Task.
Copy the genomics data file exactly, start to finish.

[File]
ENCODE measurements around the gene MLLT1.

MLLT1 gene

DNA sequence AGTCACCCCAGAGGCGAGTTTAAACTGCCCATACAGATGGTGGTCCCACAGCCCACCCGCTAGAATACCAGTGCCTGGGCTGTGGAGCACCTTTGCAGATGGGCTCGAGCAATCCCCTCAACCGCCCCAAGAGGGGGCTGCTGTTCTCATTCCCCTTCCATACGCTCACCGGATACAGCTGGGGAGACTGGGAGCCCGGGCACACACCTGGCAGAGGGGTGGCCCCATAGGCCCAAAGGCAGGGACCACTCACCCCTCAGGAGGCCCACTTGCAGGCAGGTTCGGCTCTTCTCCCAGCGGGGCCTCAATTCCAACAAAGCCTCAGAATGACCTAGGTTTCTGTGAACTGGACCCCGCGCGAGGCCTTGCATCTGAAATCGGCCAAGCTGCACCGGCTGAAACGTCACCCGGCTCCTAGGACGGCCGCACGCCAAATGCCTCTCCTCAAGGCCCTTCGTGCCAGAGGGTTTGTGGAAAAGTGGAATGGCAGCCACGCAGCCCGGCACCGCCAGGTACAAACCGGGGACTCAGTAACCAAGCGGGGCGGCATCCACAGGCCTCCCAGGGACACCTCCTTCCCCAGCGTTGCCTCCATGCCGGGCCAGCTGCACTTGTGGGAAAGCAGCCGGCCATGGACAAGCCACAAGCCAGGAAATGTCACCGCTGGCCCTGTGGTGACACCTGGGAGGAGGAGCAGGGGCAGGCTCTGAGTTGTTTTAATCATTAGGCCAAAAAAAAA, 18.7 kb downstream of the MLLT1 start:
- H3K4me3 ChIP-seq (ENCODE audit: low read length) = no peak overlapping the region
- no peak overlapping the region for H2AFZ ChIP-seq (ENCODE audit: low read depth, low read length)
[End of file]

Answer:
ENCODE measurements around the gene MLLT1.

MLLT1 gene

DNA sequence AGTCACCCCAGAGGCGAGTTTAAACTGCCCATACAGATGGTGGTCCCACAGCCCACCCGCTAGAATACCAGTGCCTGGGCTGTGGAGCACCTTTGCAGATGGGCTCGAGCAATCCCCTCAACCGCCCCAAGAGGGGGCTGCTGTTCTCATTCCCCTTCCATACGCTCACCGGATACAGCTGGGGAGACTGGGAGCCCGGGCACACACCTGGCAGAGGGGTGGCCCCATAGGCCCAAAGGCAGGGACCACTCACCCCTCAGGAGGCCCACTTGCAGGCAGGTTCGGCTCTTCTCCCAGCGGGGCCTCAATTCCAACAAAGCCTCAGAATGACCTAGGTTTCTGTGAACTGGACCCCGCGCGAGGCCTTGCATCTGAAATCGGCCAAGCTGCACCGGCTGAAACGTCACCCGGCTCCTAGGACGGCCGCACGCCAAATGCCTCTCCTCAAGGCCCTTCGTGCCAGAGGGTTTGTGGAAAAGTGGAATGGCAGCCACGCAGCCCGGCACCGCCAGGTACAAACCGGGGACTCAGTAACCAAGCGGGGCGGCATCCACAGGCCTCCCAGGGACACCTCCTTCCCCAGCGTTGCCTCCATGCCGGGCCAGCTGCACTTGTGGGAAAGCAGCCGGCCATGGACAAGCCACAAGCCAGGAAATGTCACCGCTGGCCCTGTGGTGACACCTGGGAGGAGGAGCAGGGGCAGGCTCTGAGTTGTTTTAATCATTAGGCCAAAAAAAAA, 18.7 kb downstream of the MLLT1 start:
- H3K4me3 ChIP-seq (ENCODE audit: low read length) = no peak overlapping the region
- no peak overlapping the region for H2AFZ ChIP-seq (ENCODE audit: low read depth, low read length)